2019 was a year of turmoil. Massive popular protests rocked Hong Kong, Lebanon, Iran, and Iraq. In February three million people are said to have marched in Algeria and large popular uprisings later led to the fall of a long-standing dictatorship in the Sudan. There were protests in richer countries too: The Gilets Jaunes brought chaos to central Paris on multiple occasions. But perhaps no region saw protests as widespread as Latin American and the Caribbean, where large-scale uprisings and demonstrations took place in countries as different as Haiti and Chile, as well as in Bolivia, Colombia, Ecuador and Venezuela, among others. In Chile, Latin America’s most prosperous nation and something of a poster child of international organizations, 1.2 million people (approximately 6.4% of the country’s population) took to the streets of Santiago on October 25 – and more in other cities up and down the country.
There is clearly not a single cause for all the different protests around the world. Rebellion against – or fear of encroaching – authoritarianism clearly played a role in many cases. So did disgust at perceived corruption by governing elites. Social media clearly acted as an important facilitator. In this post, we want to comment more narrowly on two commonly proposed hypotheses linking inequality – or income distribution more generally – to the protests in Latin America and, in particular, in democratic and relatively prosperous countries such as Chile and Colombia.
The first hypothesis is that the popular uprisings in these countries represented a social response to rising income inequality. This view was particularly popular among a social media contingent who seem to believe, despite clear evidence to the contrary, that inequality is always rising everywhere. The trouble with this hypothesis is that income inequality, as captured by household surveys, has actually been declining in Latin America for the last twenty years. As Figure 1 shows, the (simple) average Gini coefficient in the region fell from 0.56 in 2000 to 0.51 in 2017 – almost a 10% decline for a notoriously sluggish indicator. Nor is this an artifact of the Gini index. Other measures agree; the p75/p25 ratio, for example, fell from 3.8 to 3.3.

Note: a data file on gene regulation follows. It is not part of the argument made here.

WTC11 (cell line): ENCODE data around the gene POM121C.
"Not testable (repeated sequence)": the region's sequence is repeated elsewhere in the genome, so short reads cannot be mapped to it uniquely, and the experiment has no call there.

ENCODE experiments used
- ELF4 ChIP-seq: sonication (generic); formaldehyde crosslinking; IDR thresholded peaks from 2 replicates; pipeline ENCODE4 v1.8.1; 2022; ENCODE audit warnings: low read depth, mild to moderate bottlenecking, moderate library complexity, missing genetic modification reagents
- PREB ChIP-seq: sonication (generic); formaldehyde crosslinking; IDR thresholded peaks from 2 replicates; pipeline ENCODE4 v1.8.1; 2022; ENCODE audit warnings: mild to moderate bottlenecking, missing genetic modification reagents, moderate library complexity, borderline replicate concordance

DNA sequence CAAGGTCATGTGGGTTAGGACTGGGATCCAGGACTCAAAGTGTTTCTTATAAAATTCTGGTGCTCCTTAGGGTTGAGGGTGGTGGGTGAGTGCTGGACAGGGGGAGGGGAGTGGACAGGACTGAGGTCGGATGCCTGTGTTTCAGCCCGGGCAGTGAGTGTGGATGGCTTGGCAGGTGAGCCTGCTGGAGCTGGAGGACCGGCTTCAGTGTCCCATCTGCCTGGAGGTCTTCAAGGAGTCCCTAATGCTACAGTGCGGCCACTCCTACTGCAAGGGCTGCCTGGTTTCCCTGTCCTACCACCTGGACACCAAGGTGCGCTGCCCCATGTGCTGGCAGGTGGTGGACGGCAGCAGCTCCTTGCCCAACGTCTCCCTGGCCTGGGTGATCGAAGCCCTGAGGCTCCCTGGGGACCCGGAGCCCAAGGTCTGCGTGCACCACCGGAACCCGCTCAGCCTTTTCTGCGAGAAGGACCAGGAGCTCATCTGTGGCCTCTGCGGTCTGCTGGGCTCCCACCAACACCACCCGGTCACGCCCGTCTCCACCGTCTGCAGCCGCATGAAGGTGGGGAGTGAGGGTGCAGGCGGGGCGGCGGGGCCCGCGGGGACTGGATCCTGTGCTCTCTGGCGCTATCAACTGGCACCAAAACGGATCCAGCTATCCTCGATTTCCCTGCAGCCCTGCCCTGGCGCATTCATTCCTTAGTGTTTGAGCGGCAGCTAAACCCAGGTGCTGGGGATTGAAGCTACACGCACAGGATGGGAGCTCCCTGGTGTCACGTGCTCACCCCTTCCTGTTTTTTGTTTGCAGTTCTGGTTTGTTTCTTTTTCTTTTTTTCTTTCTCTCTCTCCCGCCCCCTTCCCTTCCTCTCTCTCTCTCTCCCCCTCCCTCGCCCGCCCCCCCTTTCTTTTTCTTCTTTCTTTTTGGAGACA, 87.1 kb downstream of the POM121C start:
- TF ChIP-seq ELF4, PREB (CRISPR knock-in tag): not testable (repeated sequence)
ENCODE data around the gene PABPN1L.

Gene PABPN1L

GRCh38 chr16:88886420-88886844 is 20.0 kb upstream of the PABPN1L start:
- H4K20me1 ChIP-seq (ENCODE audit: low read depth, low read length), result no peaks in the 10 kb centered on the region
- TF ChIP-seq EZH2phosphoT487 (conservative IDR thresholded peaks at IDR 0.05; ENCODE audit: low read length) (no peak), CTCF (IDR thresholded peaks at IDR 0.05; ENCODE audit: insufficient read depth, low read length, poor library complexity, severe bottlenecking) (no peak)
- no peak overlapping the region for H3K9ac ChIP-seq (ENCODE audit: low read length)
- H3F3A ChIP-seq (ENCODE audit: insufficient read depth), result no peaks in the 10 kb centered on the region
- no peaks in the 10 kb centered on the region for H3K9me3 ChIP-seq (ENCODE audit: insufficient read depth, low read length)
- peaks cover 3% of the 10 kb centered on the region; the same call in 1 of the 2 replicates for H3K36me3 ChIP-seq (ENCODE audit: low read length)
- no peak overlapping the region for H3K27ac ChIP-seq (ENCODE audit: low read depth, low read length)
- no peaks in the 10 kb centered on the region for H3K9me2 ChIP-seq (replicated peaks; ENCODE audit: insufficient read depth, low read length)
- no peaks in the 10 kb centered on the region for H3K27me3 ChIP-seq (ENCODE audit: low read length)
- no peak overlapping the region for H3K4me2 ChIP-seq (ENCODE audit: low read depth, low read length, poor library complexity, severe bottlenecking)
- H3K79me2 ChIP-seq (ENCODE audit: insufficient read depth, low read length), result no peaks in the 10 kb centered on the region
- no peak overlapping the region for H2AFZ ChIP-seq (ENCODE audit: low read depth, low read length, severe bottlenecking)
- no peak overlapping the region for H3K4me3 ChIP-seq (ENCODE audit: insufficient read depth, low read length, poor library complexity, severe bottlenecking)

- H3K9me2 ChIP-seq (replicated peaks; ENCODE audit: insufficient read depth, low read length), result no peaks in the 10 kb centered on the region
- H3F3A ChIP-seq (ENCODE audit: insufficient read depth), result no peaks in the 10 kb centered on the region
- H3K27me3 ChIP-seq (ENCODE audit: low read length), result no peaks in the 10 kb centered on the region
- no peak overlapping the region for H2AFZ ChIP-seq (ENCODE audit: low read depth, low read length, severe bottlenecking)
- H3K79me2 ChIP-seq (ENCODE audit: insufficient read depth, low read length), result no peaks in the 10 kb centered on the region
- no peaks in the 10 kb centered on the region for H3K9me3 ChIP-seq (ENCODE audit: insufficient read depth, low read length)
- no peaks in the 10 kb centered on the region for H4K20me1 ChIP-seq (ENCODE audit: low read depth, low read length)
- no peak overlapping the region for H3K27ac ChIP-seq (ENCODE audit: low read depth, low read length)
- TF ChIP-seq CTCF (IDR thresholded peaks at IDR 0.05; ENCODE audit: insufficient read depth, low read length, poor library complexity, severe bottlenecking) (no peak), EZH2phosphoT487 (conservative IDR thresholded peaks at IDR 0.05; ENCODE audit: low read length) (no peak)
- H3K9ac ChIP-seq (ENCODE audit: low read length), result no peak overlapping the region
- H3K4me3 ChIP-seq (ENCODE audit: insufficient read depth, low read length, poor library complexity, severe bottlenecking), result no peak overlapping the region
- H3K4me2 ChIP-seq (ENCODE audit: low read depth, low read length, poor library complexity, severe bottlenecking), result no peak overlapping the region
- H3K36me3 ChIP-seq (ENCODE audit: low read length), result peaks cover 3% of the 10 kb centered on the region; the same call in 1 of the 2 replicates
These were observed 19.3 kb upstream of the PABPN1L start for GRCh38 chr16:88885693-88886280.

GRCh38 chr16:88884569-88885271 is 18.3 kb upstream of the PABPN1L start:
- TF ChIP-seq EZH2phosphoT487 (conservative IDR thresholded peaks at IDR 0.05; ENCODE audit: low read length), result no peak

Figure 1 Income inequality in selected Latin American countries, 2000-2017: Gini coefficients
To be sure, this declining trend did slow down since 2012 and has recently reversed in some Latin American countries. Figure 1 shows an increase in Brazil from 2015 to 2017, and an earlier uptick in Argentina. Unfortunately for the proponents of the simple inequality-protest link, however, there were no large-scale protests in these two countries during 2018-19. In countries that did experience mass protests (Chile, Colombia, Ecuador and Bolivia) on the other hand, inequality was either constant or continued to decline in the last few years for which data is available.
Somewhat surprisingly, this conclusion is robust to considering income trends at the very top of the distribution, which are notoriously poorly captured in household surveys. The World Inequality Database, a remarkable dataset assembled by the World Inequality Lab at the Paris School of Economics, contains estimates of top 1% income shares based on administrative tax data for five South American countries: Argentina, Brazil, Chile, Colombia and Uruguay. The only one showing an increase is the series for Argentina. The others are either stable or show a slight decline: Chile’s share goes from 0.20 in 1990 to 0.17 in 2015. Brazil’s is the highest, roughly stable around a quarter of total fiscal income. (I use the fiscal, rather than national income series, as fewer assumptions are involved in producing them.)
Let’s be clear: whether you use Gini coefficients or top income shares, these levels of inequality are obscene. A quarter of fiscal income accruing to the richest 1% of the population is clearly outrageous. Inequality in Latin America remains the highest in the world (though comparison with Africa is problematic for various reasons) and such high levels of inequality are both intrinsically repugnant and instrumentally pernicious. But that is not to say they were what brought Chileans and Colombians out into the streets. If there was a direct, simple link between high income inequality and protests in Latin America, Brazilians should have been out in the streets of São Paulo in 2019. Or Chileans in 2001. Not Chileans in 2019.